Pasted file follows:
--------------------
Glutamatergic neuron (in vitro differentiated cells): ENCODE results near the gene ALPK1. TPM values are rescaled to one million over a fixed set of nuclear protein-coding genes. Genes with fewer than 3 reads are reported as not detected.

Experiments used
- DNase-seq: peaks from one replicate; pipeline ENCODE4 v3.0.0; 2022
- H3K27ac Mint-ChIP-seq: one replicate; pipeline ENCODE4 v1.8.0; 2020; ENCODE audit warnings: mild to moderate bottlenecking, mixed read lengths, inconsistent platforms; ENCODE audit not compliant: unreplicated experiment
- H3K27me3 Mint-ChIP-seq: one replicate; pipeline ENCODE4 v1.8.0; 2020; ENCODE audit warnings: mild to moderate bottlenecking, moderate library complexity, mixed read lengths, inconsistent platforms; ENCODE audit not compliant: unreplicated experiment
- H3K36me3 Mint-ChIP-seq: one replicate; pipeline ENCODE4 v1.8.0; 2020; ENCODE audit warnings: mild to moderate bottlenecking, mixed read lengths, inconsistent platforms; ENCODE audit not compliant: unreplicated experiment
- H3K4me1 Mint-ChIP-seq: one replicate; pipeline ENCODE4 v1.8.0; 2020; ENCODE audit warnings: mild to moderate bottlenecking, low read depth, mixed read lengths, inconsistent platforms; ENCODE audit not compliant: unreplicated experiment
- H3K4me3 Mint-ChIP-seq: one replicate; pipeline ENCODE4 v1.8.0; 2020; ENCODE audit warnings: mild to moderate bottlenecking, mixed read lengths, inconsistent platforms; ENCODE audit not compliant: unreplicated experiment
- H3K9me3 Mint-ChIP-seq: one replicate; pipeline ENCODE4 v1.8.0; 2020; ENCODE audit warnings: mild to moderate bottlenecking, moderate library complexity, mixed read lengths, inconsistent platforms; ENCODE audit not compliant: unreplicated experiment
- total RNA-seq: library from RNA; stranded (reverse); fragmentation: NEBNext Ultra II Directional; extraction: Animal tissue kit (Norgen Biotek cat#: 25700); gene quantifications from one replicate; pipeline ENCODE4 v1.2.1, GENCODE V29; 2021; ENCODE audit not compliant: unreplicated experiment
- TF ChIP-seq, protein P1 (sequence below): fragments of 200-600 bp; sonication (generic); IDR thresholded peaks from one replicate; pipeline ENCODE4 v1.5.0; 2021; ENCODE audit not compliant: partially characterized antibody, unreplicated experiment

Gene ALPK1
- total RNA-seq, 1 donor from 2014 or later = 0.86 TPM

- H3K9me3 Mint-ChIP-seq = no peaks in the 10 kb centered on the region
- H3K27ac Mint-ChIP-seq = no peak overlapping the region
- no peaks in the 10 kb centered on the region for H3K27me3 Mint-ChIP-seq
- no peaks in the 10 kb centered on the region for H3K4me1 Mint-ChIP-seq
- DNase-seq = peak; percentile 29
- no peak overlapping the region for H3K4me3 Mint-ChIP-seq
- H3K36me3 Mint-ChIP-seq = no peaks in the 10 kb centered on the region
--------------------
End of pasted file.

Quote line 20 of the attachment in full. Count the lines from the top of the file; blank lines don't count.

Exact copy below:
- H3K36me3 Mint-ChIP-seq = no peaks in the 10 kb centered on the region